CS294-6: Theoretical, Conceptual and Experimental Vision

Time: Mon & Wed, 13:10-14:30. Fall, 2006.
Location: 405 Soda Hall.
Units: 3.
Instructors: Ruzena Bajcsy, Shankar Sastry, and Allen Yang.
Emails: { bajcsy, sastry, yang } @ eecs
Office hour:     Mon from 2:30-3:30 after class or by appointment for Prof. Bajcsy. 665 Soda Hall.
                        Tue & Thu from 3:00-4:00 or by appointment for Prof. Sastry. 284 HMMB.
                        Tue from 2:30-4:00 for Allen. 343 Cory Hall (TRUST center).


The objective of this course is to give an introduction  to some basic concepts and foundations of computer vision with emphasis on  geometric methods in vision such as Structure from Motion and Generalized Principal Component Analysis (GPCA).  We will discuss both concepts, theory and implementation and experimental aspects. An important aspect of the course will be the development of active vision, which consists of closing the  loop around the camera sensor. Scenarios that we will cover include mobile robots (both driving and flying), manipulating objects and vision-based communication between people and machines.

The aim of the course is to enable students to set up experimental stereo camera systems, evaluate their characteristics, and use the latest geometric methods to calibrate them and reconstruct the motion of single and multiple objects. 

Required Textbook:

An Invitation  to 3D Vision. By Yi Ma, Stefano Soatto, Jana Kosecka , S. Shankar Sastry. Springer Verlag, 2005.

Website for the book : http://vision.ucla.edu/MASKS/. Website for the sample codes: http://cs.gmu.edu/~kosecka/bookcode.html.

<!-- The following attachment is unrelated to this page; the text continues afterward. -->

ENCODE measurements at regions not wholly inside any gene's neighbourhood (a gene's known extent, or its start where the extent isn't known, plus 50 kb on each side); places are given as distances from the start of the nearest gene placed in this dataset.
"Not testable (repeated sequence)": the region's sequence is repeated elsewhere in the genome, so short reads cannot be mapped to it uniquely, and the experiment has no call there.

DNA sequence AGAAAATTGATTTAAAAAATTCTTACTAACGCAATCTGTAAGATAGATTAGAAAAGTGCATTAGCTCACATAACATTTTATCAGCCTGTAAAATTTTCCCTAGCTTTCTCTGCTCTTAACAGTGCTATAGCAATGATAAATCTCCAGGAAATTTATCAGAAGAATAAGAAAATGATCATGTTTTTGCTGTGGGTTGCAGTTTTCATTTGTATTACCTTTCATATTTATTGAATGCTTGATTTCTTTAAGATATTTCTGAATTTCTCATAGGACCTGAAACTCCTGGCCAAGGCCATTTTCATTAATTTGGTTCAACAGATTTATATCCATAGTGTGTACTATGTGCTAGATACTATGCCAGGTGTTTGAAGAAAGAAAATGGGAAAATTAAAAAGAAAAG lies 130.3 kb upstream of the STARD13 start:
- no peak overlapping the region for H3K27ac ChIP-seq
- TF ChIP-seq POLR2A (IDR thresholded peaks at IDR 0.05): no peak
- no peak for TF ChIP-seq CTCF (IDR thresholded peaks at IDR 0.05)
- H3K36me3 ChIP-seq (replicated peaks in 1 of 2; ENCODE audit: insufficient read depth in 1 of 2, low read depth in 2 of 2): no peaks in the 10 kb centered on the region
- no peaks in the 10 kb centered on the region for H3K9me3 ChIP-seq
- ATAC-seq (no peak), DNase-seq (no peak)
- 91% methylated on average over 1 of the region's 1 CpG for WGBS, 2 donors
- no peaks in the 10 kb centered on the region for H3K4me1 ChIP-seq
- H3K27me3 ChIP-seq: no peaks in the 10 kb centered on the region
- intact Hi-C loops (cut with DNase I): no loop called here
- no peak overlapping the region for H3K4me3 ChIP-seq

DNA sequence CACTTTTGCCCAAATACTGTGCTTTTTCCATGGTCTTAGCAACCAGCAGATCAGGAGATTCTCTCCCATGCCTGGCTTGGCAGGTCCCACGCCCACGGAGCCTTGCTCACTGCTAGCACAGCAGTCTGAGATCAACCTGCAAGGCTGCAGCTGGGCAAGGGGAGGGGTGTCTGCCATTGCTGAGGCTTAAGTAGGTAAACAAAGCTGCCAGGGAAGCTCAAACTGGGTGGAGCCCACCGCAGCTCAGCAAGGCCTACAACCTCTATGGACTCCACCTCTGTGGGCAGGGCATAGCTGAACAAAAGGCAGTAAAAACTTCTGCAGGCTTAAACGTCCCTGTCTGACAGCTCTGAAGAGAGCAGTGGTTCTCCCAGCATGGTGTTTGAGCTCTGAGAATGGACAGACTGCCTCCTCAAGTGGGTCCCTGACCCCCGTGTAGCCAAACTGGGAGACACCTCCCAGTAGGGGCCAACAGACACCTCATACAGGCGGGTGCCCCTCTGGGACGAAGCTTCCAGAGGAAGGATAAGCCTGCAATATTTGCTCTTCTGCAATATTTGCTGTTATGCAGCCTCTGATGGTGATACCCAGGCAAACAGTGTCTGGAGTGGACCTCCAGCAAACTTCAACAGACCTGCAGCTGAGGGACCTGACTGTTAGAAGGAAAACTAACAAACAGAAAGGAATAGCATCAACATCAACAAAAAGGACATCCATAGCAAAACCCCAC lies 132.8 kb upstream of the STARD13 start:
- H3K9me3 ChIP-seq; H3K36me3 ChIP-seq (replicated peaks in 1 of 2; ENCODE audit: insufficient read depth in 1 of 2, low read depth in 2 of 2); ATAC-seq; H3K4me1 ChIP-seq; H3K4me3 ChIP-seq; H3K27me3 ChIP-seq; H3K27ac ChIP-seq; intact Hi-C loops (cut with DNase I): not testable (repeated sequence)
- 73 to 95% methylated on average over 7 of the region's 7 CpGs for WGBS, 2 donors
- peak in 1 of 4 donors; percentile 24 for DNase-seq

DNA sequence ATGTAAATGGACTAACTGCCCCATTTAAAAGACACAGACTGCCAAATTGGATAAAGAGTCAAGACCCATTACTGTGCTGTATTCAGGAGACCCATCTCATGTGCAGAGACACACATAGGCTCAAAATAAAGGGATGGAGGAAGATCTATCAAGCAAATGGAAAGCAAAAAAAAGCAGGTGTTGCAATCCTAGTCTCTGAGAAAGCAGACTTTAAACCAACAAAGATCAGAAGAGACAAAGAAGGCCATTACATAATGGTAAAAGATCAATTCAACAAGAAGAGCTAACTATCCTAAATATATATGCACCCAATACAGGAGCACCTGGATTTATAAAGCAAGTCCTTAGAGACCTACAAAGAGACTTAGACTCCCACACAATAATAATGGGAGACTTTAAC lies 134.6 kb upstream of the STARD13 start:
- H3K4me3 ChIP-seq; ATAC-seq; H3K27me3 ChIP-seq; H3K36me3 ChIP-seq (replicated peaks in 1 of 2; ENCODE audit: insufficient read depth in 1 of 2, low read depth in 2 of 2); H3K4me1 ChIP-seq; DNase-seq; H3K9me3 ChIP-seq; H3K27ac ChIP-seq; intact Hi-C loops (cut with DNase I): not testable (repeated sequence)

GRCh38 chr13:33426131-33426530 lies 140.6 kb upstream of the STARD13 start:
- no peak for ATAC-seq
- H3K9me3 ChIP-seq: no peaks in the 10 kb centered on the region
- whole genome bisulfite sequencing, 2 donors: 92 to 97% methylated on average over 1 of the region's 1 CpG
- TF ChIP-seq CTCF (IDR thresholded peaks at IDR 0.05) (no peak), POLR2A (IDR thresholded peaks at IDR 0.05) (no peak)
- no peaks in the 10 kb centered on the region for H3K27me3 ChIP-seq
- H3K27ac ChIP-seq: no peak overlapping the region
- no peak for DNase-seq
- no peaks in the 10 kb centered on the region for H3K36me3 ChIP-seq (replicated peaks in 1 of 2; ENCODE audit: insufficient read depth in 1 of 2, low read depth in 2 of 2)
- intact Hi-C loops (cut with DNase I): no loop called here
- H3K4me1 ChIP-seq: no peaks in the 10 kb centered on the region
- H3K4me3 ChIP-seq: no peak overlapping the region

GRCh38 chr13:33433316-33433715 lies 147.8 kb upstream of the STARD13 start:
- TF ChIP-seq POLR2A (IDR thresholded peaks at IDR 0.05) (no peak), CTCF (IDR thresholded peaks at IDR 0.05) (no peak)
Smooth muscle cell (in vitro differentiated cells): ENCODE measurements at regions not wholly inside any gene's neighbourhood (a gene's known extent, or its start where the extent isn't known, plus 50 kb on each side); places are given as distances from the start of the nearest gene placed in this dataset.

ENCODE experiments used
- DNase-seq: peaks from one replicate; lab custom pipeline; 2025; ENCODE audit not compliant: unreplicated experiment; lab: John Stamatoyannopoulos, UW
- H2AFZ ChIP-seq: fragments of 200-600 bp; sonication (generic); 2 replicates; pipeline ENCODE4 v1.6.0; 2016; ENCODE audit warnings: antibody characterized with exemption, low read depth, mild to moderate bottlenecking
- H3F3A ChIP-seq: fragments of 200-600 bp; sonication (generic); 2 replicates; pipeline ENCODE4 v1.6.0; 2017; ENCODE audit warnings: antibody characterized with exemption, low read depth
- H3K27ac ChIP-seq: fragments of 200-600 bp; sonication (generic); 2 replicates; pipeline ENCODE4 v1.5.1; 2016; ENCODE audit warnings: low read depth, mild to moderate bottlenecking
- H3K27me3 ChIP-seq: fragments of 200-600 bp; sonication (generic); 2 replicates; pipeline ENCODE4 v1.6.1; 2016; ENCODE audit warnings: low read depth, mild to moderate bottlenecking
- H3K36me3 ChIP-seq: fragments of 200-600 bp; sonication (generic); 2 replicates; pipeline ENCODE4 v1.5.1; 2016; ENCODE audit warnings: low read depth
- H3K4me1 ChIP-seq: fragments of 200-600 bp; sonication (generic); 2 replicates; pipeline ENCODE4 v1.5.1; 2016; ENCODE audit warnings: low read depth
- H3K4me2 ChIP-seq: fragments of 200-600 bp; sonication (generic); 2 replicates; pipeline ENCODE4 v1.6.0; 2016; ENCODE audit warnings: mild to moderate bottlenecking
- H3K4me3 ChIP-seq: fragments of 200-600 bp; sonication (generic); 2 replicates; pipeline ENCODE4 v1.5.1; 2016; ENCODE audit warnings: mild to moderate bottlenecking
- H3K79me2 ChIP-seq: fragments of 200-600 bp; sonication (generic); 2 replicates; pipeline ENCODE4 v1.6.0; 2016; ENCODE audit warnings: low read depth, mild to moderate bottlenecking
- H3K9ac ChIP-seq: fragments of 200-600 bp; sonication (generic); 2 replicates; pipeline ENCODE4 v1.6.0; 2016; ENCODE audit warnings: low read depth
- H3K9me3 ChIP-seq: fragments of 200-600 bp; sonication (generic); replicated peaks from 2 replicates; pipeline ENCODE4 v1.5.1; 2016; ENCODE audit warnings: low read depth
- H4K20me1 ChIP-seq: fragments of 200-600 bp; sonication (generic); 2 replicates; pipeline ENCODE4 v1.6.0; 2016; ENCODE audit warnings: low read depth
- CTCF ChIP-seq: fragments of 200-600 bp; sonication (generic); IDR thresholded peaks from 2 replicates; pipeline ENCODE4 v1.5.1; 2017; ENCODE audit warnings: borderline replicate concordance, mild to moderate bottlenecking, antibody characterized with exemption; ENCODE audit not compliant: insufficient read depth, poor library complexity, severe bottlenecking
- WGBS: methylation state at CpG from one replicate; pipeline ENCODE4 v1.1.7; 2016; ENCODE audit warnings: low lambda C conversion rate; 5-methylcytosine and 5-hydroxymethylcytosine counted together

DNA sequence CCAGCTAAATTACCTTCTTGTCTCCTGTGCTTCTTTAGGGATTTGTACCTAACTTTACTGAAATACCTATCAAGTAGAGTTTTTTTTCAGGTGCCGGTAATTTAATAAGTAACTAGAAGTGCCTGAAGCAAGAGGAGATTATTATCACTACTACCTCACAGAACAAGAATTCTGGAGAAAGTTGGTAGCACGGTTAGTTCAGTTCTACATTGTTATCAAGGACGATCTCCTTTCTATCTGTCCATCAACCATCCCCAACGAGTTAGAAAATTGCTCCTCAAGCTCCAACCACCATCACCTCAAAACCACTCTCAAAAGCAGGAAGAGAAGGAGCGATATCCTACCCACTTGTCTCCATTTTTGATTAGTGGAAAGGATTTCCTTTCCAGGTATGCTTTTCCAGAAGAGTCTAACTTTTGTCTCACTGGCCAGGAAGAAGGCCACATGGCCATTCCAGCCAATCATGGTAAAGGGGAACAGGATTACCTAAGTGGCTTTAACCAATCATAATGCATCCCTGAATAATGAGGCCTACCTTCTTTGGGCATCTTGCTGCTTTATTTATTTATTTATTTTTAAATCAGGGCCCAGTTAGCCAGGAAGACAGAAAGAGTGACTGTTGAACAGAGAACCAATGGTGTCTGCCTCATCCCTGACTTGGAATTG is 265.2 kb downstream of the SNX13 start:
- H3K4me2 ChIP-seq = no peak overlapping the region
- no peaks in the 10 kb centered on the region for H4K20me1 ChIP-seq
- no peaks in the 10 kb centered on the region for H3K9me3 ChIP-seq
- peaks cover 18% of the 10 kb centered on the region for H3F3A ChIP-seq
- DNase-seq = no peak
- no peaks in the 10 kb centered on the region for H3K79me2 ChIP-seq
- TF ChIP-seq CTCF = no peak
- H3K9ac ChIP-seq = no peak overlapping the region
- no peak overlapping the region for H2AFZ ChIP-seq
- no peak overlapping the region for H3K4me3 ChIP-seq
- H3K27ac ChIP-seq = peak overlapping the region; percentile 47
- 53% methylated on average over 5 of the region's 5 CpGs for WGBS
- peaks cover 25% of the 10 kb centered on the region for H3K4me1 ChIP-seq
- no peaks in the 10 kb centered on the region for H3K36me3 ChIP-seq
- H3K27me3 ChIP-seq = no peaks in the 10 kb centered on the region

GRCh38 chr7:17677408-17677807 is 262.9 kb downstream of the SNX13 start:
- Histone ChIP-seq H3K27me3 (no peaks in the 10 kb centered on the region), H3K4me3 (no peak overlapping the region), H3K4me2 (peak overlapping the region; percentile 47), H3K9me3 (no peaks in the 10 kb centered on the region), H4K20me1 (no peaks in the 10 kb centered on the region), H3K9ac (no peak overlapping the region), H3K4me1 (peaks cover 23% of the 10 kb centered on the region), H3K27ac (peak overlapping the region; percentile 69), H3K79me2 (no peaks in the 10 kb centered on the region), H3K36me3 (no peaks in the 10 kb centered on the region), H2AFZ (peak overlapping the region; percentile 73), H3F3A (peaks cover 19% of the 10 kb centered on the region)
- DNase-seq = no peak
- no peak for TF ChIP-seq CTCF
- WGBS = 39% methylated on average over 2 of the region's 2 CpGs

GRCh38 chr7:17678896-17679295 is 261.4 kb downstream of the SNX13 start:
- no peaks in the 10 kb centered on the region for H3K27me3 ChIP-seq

Grading Policy:

There will be approximately 5 problem sets (50% credit)  and a final project (50% credit) for the class,  Participation in the class is expected from the registered students. Homework is due at the beginning of the class on the due date.

Course Projects Final Reports:
(Thank you all for your slides!)

Course Progress:





Week 1

Introduction and image formation



Week 2

Optics, radiometry and error analysis

Optic and radiometry.lecture2;

Sensor errors.lecture3.

HW 1 issued

Week 3

Image primitives and correspondence

lecture 4


Week 4

Review of basic algebra and geometry

lecture 5, lecture 6

HW1 due Sep 20.
HW 2 issued.

Week 5

Two-view geometry

lecture 7, lecture 8, lecture 9.

HW2 due Sep 27.
HW3 issued.

Week 6

Camera calibration

lecture 10, lecture 11, lecture 12


Week 7

Multiple-view geometry
Structure from symmetry

lecture 13 & 14
lecture 16

HW 3 due Oct 11
HW 4 issued.
Matlab files: 1, 2.

Week 8

Active vision

lecture 15.

Mid-proposal due Oct 18

Week 9

Actuve vision

lecture 17.


Week 10

Visual feedback

lecture 18, lecture 19.

HW 4 due Nov 1

Week 11

Real-time vision

lecture 20. lecture 21

HW 5 issued.

Week 12

Brief project overview.
Step-by-step reconstruction (by Prof. Soatto)


Week 13

GPCA: Introduction
Visual Compass (by Prof. Kosecka)

lecture 23.

HW 5 due Nov 22

Week 14

GPCA: Algebra

lecture 25


Week 15

GPCA: Robust statistics

lecture 26


Additional Material

  1. Other textbooks closely related: Multiple View Geometry in Computer Vision by Richard Hartley and Andrew Zisserman.
  2. Reading on affine local feature detection and matching: [Mikolajczyk, Lowe, Nister(pdf, ppt)].
  3. Reading on sensor errors: [Kamberova].
  4. Reading on feature tracking: [Shi, Tommasini].
  5. Reading on approximate camera models and reconstruction: Orthographic [Tomasi]; Paraperspective [Aloimonos, Poelman]; and Affine [Kanatani].
  6. Reading on robust vision techniques: [Torr, Steward].
  7. Reading on active vision: [Bajcsy, Krotkov, Krotkov, Madden, Anderson, Uhlin].
  8. A textbook draft on GPCA: see Prof. Ma's course website
  9. Reading on robust GPCA: [Yang, Yang]. See also http://perception.csl.uiuc.edu/gpca/